By Sian Norris
Over the last few weeks we've had revelation after shocking revelation about men's sexually aggressive, sexually violent, and just plain sexist behaviour hitting our headlines. From the devastating and disturbing allegations made against Hollywood mogul Harvey Weinstein, to Clive Lewis telling a man to 'get on [his] knees, bitch', and Jared O'Mara's misogynistic and homophobic comments on social media, there's been a rush of stories that range from the viscerally upsetting to the eye-rollingly enraging.
After the video of Clive Lewis was released, Tory MPs rushed to condemn his comments and use them to attack the Labour party on misogyny. Some even demanded a debate be held on Lewis using his position of power to undermine parliament.
Lewis' comments should be called out for normalising sexual aggression and he was right to apologise. However, one has to question how serious the Conservative party is when it comes to tackling sexism or whether they are instead more interested in using women's rights as a pawn in a wider political game.
If the party really wanted to support women against sexism, then why didn't its MPs vote against policies such as the rape clause, which forces women who conceived a third child through rape to disclose the violence to the DWP and leave their abuser to qualify for their tax credits?
Are Tory MPs more concerned about the word 'bitch' being used by an opposition MP than they are about women being detained in Yarl's Wood?
And when it comes to using a position of power to tackle misogyny, don't they have a responsibility to stop the closure of domestic violence refuges, or prevent the roll out of benefit reforms that leave women going hungry to feed their children?
Then there's O'Mara, who has rightly resigned from the women and equalities committee since his grim and offensive comments came to light. It is right that he has also since been suspended by the party. But he's not the only man with ugly views who took a seat on that committee. Philip Davies has used his position of power to block debates on male violence against women. Instead of Tory MPs calling for his resignation though, an article on the Conservative Woman website praises him for "having the balls" to take on the "feminist harpies".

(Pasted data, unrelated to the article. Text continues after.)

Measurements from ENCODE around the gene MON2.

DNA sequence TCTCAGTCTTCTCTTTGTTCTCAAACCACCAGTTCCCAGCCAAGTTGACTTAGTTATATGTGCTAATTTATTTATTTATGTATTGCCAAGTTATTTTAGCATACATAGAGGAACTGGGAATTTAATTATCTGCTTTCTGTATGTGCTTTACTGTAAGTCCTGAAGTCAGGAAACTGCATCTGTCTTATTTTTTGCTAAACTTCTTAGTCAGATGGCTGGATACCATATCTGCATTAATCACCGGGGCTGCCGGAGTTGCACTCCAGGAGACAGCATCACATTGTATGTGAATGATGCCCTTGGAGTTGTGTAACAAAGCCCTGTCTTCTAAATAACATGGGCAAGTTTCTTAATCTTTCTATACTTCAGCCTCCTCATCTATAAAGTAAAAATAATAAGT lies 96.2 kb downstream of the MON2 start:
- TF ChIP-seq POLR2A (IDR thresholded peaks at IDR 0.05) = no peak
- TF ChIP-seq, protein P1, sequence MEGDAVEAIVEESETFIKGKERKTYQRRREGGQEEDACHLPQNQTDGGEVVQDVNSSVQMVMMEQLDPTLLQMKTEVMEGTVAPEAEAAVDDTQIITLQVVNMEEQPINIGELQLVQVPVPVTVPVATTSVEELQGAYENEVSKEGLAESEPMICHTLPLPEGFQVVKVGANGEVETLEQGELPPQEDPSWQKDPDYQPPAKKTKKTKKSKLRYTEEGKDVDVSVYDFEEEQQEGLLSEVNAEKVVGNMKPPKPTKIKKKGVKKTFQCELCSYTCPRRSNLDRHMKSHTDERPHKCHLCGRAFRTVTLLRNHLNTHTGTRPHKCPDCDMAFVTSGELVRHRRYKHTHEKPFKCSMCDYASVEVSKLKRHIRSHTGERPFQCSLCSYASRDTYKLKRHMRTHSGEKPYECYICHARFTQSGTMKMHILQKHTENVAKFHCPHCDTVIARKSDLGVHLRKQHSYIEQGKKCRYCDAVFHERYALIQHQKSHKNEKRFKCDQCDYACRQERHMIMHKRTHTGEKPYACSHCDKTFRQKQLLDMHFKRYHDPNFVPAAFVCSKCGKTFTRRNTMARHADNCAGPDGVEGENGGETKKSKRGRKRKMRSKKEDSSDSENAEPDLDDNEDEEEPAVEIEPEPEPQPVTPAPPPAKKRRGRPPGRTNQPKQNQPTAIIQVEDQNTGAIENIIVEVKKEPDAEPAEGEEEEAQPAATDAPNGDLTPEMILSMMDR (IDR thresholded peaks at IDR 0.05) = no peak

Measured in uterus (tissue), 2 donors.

Across the pond, Fox News' zealous reporting of Harvey Weinstein was combined with demands across the right that Hillary Clinton somehow take responsibility for what had happened. It was as though the last twelve months had never happened. Where were these voices condemning male violence when the allegations against Ailes and O'Reilly surfaced? Republicans who suddenly cared deeply about sexual violence as a tool to attack the Democrats also seemed to care a lot less when it was their president facing similar accusations.
As a feminist writer and campaigner, it is incredibly frustrating to see moments like these. This is a period in which real action can and must be taken to tackle sexism and misogyny in all its forms. Instead it is weaponised, not to support women, but to use them as political pawns in a left wing versus right wing game of chess. At a moment when women's voices should be heard, we instead see the abuses committed against us treated like mud to fling at political opponents.
If the right wing media and politicians in the States really took the Weinstein allegations seriously, they would not use them to attack Clinton. They would instead examine their own complicity in protecting an abusive president, and in enacting harmful misogynistic policies that penalise women.
And if the right wing media and politicians in the UK took the meaning behind Lewis' and O'Mara's comments seriously, they would be looking at their own policies that cause harm to women and create a society where sexism is allowed to proliferate and remain unchallenged. They would listen to the women in Yarl's Wood and take action. They'd decide that a man who thinks feminists are 'zealots' and who blocks women's voices as they speak about male violence isn't fit to sit on the women and equalities committee.
Real change comes for women when those in power stop using sexism as a political pawn and instead work together to take action to improve women's lives. Otherwise, when the Republican right stop talking about Weinstein to attack Clinton, Trump's accusers will still be waiting for justice. When the Tories stop talking about Lewis, vulnerable women will still be pushed into sexual exploitation.
Sian Norris is a writer and feminist activist. She is currently writer-in-residence at Spike Island. Follow her on Twitter here.
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